Dog poop DNA: the latest tool to make people pick up after their pets [5-31-16]

Article Courtesy of The Tampa Bay Times

By Tony Marrero

Published May 31, 2016

RIVERVIEW — Stepping carefully, Frank Butler scans the trampled grass in search of his malodorous quarry. The hunt is brief. Butler is chagrined, but not surprised. There, behind a row of town homes in Osprey Run, sat the stinky calling card of inconsiderate dog owners everywhere.

“That looks like it might be good,” the 69-year-old old president of the neighborhood homeowners association says as he gingerly bends down on one knee. “Too bad we couldn’t find a bigger dog.”

As flies buzz around him, Butler snaps on a pair of white surgical gloves. With a bit of fumbling, he uses a wooden tongue depressor-like tool to scoop a piece of the offending poop into a medicine bottle filled with an orange liquid.

Soon, the sample will be traveling by U.S. mail to a lab for DNA testing.

This is the first step in what you might call fecal forensics, and Butler concedes it’s no fun. But Osprey Run, a community of 290 town homes off Bloomingdale Avenue, has joined the growing ranks of homeowner associations and property management companies in Tampa Bay using DNA sampling to track down dog owners who don’t pick up after their pets.

Association leaders like Butler say appeals for common courtesy haven’t worked, so they must turn to science and financial penalties.

What’s needed is accountability, said Karel Costa, property manager for Grand Central at Kennedy, a condo complex in Tampa.

“We have security,” Costa said, “but not a poop patrol.”

Mark Guarino, owner of Mr. Dog Poop, Inc., is in an unappetizing business, but he think it’s a growth industry: testing dog poop for apartments, condos and homeowners associations who want to track down dog owners who aren’t picking up after their pets. Residents are required to submit a DNA sample that is then stored in a database, and Guarino’s company tests samples sent to him to try to find matches.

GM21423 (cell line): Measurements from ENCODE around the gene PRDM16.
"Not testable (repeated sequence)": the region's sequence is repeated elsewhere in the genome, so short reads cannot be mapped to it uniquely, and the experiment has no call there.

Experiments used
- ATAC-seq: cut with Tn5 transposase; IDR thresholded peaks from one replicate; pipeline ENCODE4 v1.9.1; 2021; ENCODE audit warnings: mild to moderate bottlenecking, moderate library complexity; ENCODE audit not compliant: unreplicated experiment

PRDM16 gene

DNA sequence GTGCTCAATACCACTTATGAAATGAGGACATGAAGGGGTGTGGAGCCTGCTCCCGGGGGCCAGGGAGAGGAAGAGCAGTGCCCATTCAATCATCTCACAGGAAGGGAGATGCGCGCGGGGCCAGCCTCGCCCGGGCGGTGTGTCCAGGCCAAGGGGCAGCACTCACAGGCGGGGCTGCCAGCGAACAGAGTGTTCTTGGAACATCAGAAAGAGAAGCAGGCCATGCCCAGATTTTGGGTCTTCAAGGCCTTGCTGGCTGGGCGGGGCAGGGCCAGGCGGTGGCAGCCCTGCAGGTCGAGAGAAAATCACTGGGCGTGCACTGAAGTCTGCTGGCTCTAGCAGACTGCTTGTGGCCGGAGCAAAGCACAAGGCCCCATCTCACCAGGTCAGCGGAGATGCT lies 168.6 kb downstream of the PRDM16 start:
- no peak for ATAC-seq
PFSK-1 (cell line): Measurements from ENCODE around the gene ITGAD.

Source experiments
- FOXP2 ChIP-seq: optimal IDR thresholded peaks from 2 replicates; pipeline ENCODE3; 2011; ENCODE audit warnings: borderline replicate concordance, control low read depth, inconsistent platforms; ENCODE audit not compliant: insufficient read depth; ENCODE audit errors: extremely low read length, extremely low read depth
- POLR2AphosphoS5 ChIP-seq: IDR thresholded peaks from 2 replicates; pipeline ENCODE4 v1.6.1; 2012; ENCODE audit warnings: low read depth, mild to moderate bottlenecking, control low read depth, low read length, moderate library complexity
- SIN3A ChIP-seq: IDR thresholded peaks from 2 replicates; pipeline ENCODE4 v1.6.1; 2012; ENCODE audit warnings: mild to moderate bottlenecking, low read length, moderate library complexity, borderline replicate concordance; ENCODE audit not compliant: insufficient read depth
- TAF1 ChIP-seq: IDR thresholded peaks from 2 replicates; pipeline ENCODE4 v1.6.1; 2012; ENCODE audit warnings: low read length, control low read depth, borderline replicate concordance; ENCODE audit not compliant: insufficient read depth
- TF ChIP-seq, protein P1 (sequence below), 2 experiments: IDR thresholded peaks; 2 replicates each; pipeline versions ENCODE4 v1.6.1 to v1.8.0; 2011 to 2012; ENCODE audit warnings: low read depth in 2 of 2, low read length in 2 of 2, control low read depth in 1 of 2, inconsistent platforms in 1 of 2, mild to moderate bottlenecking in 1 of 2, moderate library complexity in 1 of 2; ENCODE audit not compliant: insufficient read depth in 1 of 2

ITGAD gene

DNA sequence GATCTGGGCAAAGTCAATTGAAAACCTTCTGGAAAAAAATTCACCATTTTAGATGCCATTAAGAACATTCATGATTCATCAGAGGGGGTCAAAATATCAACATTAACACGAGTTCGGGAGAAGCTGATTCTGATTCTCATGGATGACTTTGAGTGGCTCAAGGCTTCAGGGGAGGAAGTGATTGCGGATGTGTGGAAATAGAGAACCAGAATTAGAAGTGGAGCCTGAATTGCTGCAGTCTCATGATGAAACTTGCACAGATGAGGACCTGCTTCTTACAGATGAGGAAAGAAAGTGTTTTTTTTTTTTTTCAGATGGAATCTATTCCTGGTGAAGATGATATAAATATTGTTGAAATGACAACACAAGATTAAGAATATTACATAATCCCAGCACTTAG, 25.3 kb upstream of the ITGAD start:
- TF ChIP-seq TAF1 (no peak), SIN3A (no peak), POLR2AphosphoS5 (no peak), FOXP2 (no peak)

Osprey Run’s path to DNA testing is a common one.

“I was tired of stepping in it,” Butler said.

The neighborhood has several pet walk areas, outfitted with bags and trash cans, but canine land mines still dot the property. Especially problematic are the grassy banks of a large pond in the center of the neighborhood. So are the areas behind the homes, where residents take advantage of the shady seclusion to leave piles with impunity.

It’s a problem that has confounded city and suburban dwellers for decades. Now, with the advent of affordable DNA technology, communities ranging from mobile home parks to Manhattan apartment buildings are paying companies to help collar offenders.

The proof is in the disappearing poop, said Ernie Jones, a spokesman for PooPrints. The subsidiary of a Tennessee biotech company was founded in 2010 and now has about 1,700 clients and a database of 200,000 dogs, Jones said.

About 140 of those clients are in Florida, including more than a dozen in a region that includes Tampa Bay.